Measuring the Variability of Populations

Many measures of variability have been proposed, most of which are unsuitable for ecological purposes because they do not measure proportional change in density or population number. We generally require a measure of variability which gives the same result for a population which changes from 0.1 to 1, 10 to 100, or 1000 to 10000 as in each case the population has increased tenfold. Such a measure is then not dependent on the size of the sample. It is now recommended to use either the standard deviation of the natural logarithm of the abundances or the coefficient ofvariation ofthe abundances (CV(N)). As many time series of abundance have occasional zero values, CV(N) is the preferred measure as the logarithm of zero is undefined.

The merit of CV(N) over a nonproportional measure such as the variance of the time series is illustrated using as an example the 25-year variability of fish and crustaceans in Bridgwater Bay, England. Figure 6 shows clearly that the variance is highly positively correlated with mean abundance and therefore is a useless measure of population variability as it will inevitably show that the most

log 10 Mean annual abundance

log 10 Mean annual abundance

log 10 Mean annual abundance

Figure 6 (a, b) A comparison of the dependence of variance and coefficient of variation on the mean number caught per annum. The data are for the resident fish and crustaceans captured from monthly sampling over a 25-year period in Bridgwater Bay, England. These plots are based on the number caught per annum which may not be directly proportional to the actual number present. This is particularly the case for sampling methods such as trapping that can become saturated at high densities.

log 10 Mean annual abundance

Figure 6 (a, b) A comparison of the dependence of variance and coefficient of variation on the mean number caught per annum. The data are for the resident fish and crustaceans captured from monthly sampling over a 25-year period in Bridgwater Bay, England. These plots are based on the number caught per annum which may not be directly proportional to the actual number present. This is particularly the case for sampling methods such as trapping that can become saturated at high densities.

abundant species are the most variable. This linear relationship between log variance and log mean has long been recognized and is referred to as Taylor's power law. In comparison, the coefficient of variation of annual abundance does not always increase with the mean. In fact, the CV(N) for the Bridgwater Bay animals indicates that proportional variability tends to decrease with increasing abundance and hints at an increased stability with increasing population size. This observation is important, as the choice of the CV(N) as the preferred measure of variation is not to remove all dependence on population size. Even if this were possible, it would be undesirable as we frequently wish to identify stabilizing density-dependent processes, which change the dynamics as mean abundance changes. The standard deviation of the logarithm of the abundances + 1 has been suggested as a measure of variability which can be used with time series that include zeros. It should be avoided as it is biased.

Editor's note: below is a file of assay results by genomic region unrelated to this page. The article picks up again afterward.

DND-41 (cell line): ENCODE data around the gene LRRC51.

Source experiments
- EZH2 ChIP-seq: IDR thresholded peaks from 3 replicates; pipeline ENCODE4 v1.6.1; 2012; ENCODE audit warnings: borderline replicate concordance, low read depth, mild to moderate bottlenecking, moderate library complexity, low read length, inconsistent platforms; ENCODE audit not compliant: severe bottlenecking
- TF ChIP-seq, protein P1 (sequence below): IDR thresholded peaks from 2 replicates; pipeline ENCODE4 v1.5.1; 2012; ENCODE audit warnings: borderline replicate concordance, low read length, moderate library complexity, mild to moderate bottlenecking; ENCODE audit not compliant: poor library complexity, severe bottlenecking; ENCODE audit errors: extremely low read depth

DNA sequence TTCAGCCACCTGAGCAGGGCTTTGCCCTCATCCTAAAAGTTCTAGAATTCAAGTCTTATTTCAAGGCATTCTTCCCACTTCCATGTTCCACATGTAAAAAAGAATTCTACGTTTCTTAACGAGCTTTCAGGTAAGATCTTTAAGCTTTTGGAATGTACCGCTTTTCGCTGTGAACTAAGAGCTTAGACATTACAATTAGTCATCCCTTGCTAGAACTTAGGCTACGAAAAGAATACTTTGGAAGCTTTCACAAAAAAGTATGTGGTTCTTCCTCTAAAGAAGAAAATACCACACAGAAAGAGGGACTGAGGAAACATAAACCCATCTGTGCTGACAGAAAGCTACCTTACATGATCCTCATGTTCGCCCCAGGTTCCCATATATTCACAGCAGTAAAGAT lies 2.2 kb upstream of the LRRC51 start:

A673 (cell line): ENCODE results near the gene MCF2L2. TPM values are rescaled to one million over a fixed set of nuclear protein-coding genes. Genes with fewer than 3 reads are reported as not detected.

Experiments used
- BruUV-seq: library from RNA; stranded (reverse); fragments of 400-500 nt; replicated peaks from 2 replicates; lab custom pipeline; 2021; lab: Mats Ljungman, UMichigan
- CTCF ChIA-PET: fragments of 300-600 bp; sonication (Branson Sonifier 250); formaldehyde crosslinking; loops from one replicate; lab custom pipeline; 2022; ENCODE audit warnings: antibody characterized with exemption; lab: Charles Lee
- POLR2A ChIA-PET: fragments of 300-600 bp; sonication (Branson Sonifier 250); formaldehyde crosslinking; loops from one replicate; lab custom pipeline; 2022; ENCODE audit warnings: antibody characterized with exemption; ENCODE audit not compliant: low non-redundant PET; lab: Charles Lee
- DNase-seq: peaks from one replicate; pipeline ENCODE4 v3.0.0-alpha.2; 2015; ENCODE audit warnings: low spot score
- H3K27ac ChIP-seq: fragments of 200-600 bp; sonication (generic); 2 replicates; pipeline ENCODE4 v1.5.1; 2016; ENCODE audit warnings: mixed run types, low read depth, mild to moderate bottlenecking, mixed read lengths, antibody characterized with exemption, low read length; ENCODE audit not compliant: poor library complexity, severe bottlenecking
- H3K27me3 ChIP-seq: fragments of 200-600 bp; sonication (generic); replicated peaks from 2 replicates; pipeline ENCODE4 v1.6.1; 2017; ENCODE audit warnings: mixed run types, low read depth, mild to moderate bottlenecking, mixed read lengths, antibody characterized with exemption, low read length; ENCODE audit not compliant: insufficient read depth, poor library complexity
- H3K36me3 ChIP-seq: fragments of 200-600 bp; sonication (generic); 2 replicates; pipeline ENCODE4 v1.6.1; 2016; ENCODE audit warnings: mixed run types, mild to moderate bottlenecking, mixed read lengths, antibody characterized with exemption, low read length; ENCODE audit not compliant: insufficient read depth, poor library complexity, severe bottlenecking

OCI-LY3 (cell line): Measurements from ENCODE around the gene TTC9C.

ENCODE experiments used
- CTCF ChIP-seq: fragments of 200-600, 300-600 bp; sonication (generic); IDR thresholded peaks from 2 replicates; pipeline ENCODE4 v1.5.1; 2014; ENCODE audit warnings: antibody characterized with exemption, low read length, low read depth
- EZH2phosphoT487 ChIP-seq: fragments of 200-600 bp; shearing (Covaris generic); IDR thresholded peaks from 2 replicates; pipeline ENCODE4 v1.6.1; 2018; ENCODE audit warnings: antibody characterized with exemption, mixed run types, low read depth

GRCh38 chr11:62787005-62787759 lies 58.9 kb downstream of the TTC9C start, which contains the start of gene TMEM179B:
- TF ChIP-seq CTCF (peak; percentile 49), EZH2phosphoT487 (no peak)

Having settled on the coefficient of variation CV(N) of the time series as an appropriate measure of variability, it is essential, when comparing population variability, to compare time series over the same time period. This is because the CV(N) tends to increase with the increasing length of the time series. This is illustrated in Figure 7 using a 25-year time series of crustacean and fish data. While the common shrimp time series shows a long-term trend of increasing CV(N) (Figure 7a), the whiting data (Figure 7b) shows a time series for which the CV(N) initially rises with length and then stabilizes. A tendency for the CV(N) to stabilize with time is indicative of population regulation and thus may be a general feature of suitably long-term time series. It is notable that the whiting time series showed no long-term trend in abundance (see Figure 2). However, there is little empirical data on this subject and potentially most time series can suddenly increase in variability. The jump in variability of the common shrimp population after 20 years (Figure 7a) was linked to a sudden increase in water temperature from 1999.